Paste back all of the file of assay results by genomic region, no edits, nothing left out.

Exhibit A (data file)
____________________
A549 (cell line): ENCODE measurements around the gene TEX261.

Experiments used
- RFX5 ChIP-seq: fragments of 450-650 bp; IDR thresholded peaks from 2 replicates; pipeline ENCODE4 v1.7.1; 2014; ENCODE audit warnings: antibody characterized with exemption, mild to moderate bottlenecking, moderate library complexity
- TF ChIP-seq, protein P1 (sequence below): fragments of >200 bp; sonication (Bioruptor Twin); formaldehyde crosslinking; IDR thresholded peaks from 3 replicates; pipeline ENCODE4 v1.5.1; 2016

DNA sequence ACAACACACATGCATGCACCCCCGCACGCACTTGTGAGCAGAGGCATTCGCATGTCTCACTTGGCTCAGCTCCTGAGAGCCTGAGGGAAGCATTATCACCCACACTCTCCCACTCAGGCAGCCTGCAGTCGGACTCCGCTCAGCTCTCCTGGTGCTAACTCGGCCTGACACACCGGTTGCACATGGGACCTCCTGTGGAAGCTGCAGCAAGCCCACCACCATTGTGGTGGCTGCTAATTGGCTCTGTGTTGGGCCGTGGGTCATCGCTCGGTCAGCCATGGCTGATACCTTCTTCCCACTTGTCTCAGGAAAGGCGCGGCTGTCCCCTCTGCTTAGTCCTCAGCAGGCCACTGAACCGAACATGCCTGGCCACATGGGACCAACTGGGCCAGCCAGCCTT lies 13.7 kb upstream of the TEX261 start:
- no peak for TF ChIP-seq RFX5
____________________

A549 (cell line): ENCODE measurements around the gene TEX261.

Experiments used
- RFX5 ChIP-seq: fragments of 450-650 bp; IDR thresholded peaks from 2 replicates; pipeline ENCODE4 v1.7.1; 2014; ENCODE audit warnings: antibody characterized with exemption, mild to moderate bottlenecking, moderate library complexity
- TF ChIP-seq, protein P1 (sequence below): fragments of >200 bp; sonication (Bioruptor Twin); formaldehyde crosslinking; IDR thresholded peaks from 3 replicates; pipeline ENCODE4 v1.5.1; 2016

DNA sequence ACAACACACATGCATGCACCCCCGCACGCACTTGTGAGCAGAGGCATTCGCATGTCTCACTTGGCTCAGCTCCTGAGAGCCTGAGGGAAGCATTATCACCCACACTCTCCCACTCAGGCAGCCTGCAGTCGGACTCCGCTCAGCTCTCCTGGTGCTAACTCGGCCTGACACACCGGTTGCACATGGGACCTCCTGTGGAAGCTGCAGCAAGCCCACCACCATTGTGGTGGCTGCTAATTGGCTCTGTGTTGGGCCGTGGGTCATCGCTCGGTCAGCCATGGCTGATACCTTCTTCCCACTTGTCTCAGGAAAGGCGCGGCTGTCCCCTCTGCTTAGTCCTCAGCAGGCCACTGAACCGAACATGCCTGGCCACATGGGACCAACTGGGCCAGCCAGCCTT lies 13.7 kb upstream of the TEX261 start:
- no peak for TF ChIP-seq RFX5